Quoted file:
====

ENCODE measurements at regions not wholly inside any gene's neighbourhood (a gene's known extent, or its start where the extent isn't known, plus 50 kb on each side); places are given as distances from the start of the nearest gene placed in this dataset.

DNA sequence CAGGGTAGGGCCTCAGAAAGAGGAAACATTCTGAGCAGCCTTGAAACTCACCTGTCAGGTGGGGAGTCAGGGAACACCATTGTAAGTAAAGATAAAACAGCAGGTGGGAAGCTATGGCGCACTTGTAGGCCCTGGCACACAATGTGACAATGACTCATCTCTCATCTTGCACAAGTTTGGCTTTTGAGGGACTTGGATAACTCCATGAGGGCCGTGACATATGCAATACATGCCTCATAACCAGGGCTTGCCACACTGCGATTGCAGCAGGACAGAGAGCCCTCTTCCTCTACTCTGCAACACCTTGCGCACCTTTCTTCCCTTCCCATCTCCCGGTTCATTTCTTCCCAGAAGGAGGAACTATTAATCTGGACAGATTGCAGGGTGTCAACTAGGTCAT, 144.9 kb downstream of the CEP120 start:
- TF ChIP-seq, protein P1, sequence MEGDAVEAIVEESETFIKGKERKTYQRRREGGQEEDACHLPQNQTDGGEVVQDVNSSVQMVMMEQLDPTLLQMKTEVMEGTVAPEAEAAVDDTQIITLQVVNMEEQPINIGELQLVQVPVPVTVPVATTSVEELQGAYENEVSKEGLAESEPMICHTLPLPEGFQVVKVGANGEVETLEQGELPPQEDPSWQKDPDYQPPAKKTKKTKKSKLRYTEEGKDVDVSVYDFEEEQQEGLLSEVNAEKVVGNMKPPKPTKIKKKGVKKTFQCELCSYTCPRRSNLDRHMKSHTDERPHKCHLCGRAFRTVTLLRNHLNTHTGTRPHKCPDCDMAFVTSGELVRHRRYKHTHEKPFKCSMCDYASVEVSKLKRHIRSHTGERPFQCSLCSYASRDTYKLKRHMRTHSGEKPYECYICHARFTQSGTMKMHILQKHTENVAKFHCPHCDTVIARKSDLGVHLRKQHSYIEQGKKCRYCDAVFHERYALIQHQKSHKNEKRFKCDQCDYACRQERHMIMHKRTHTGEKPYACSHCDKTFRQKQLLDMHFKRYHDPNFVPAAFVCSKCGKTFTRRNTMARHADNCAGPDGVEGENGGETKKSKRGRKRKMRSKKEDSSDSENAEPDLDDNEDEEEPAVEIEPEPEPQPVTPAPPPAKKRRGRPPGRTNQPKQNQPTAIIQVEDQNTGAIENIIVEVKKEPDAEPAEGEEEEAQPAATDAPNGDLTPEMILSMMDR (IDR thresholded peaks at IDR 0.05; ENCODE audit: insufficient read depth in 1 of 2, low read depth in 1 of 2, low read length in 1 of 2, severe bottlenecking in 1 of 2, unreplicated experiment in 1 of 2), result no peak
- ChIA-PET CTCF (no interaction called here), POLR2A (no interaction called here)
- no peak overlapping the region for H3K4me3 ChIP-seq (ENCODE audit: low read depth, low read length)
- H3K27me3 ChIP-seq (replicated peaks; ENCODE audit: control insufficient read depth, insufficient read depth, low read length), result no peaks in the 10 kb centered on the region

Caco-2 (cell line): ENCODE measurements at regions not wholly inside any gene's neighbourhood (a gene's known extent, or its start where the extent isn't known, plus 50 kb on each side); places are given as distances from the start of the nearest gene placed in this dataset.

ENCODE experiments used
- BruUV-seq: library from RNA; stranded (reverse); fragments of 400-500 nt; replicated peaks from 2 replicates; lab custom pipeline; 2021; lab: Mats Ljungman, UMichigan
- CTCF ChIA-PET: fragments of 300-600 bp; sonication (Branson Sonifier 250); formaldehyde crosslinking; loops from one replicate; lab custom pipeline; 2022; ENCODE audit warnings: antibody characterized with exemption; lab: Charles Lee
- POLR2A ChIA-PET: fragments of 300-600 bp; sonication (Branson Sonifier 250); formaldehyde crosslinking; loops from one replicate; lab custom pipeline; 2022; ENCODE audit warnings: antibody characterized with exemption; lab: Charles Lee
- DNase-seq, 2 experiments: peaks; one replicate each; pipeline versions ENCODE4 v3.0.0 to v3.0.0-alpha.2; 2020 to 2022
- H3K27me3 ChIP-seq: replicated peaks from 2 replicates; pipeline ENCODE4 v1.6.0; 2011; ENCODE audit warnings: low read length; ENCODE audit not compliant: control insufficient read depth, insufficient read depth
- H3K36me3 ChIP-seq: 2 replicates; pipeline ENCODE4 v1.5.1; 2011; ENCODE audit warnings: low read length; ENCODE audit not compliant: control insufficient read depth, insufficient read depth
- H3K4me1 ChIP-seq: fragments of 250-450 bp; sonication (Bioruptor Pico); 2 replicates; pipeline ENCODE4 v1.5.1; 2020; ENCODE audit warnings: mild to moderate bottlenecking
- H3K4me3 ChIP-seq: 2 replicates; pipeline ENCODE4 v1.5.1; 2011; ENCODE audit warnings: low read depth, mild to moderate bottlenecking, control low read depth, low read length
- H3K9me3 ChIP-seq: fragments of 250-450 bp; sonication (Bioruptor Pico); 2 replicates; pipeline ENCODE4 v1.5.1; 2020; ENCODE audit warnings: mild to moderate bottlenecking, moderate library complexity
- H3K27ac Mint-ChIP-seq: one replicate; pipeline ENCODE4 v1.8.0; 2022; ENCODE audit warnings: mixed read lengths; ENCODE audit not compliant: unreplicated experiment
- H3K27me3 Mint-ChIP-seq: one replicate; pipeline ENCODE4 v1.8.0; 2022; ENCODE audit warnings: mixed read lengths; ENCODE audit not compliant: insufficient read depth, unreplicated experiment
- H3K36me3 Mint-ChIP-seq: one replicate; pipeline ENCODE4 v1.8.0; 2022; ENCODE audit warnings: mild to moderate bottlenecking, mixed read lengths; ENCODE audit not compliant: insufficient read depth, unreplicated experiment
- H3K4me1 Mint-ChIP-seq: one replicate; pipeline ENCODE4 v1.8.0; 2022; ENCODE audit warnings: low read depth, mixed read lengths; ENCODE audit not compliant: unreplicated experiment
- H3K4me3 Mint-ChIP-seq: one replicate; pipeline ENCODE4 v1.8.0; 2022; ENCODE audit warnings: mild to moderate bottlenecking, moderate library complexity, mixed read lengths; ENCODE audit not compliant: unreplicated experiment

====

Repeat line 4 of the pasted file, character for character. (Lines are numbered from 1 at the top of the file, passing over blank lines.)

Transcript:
- ChIA-PET CTCF (no interaction called here), POLR2A (no interaction called here)